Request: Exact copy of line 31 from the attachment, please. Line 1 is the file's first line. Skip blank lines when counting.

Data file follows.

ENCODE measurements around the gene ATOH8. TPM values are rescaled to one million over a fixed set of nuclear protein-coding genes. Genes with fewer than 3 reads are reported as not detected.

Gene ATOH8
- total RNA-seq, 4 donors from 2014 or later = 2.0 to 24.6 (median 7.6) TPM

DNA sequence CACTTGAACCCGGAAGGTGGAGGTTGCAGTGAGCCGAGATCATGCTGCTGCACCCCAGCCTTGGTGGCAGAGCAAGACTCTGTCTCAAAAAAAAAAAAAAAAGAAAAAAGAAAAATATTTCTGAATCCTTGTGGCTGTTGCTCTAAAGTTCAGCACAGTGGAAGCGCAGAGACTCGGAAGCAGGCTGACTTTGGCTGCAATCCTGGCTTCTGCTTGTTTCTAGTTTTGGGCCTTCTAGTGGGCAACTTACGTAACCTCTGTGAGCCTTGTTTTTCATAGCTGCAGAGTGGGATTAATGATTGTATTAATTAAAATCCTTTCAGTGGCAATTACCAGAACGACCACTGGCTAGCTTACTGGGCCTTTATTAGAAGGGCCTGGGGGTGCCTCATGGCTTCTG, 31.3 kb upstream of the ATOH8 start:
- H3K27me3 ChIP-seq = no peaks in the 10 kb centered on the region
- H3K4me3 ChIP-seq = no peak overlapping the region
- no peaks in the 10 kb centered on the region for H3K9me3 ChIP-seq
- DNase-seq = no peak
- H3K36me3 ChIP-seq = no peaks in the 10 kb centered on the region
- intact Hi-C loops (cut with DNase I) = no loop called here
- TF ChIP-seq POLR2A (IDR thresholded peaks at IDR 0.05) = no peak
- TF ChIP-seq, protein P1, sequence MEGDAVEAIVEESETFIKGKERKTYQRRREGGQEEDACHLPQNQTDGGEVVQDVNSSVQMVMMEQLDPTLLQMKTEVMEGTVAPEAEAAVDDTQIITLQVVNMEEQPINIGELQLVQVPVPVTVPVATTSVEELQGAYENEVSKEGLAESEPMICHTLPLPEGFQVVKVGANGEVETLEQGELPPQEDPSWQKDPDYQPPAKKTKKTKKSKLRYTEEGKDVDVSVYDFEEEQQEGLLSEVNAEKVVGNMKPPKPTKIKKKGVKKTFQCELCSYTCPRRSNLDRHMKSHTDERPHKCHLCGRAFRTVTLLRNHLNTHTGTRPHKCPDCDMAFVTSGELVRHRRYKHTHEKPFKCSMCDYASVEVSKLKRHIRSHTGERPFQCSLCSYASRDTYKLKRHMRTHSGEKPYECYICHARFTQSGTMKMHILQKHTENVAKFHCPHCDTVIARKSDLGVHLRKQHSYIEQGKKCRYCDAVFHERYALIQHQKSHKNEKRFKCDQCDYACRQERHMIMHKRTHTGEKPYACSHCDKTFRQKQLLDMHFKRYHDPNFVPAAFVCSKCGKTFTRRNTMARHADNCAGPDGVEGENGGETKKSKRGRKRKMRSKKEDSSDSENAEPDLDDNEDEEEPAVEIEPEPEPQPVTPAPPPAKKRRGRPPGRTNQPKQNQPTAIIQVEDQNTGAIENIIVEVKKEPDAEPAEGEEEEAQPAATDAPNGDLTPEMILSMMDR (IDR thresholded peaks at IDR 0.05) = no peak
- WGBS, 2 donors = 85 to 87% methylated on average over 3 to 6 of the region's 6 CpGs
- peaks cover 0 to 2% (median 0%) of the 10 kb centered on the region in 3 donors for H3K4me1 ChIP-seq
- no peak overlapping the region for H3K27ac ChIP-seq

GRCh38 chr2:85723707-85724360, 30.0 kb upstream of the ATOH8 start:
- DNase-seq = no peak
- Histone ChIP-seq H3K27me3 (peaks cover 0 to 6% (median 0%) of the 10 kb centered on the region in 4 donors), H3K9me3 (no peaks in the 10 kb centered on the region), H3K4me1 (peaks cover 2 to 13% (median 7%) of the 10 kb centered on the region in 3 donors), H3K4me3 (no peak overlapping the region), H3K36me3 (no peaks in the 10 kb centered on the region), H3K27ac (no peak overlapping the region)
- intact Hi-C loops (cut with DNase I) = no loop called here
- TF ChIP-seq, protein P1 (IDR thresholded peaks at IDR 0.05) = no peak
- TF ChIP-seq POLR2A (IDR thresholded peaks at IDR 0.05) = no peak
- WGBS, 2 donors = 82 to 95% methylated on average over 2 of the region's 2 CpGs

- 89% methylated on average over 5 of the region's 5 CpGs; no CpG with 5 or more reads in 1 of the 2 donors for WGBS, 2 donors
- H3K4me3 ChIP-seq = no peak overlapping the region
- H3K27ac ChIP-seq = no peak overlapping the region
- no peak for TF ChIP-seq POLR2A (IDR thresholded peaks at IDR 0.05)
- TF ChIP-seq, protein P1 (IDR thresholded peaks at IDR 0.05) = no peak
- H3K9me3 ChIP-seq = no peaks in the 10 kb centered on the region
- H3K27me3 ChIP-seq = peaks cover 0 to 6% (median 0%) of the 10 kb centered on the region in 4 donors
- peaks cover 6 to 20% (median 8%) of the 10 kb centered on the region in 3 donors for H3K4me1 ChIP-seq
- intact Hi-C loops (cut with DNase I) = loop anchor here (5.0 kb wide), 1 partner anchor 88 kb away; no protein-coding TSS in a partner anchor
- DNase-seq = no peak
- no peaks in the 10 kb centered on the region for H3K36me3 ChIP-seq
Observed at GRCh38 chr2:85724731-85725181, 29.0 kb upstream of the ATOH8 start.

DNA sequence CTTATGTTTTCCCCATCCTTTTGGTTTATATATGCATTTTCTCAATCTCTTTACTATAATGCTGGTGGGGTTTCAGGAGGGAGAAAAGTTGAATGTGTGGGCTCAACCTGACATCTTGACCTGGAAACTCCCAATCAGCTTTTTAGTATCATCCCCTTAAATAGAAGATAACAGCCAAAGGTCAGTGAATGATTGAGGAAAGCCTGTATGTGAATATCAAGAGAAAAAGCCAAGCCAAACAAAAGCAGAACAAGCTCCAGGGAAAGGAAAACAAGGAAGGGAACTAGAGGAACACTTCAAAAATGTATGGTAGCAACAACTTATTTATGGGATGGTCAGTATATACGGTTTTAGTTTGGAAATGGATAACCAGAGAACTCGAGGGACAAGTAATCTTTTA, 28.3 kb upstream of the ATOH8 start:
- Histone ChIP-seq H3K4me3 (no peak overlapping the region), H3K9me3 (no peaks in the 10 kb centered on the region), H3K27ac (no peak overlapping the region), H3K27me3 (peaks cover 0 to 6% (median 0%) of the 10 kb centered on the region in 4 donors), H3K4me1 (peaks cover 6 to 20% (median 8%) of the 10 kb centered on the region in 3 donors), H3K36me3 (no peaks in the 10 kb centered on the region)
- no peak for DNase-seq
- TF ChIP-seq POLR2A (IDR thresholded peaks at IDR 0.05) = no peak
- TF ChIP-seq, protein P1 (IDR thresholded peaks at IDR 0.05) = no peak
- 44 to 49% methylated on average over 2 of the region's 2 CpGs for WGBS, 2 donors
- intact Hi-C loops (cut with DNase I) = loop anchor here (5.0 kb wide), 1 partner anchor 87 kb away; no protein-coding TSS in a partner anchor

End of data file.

- intact Hi-C loops (cut with DNase I) = loop anchor here (5.0 kb wide), 1 partner anchor 88 kb away; no protein-coding TSS in a partner anchor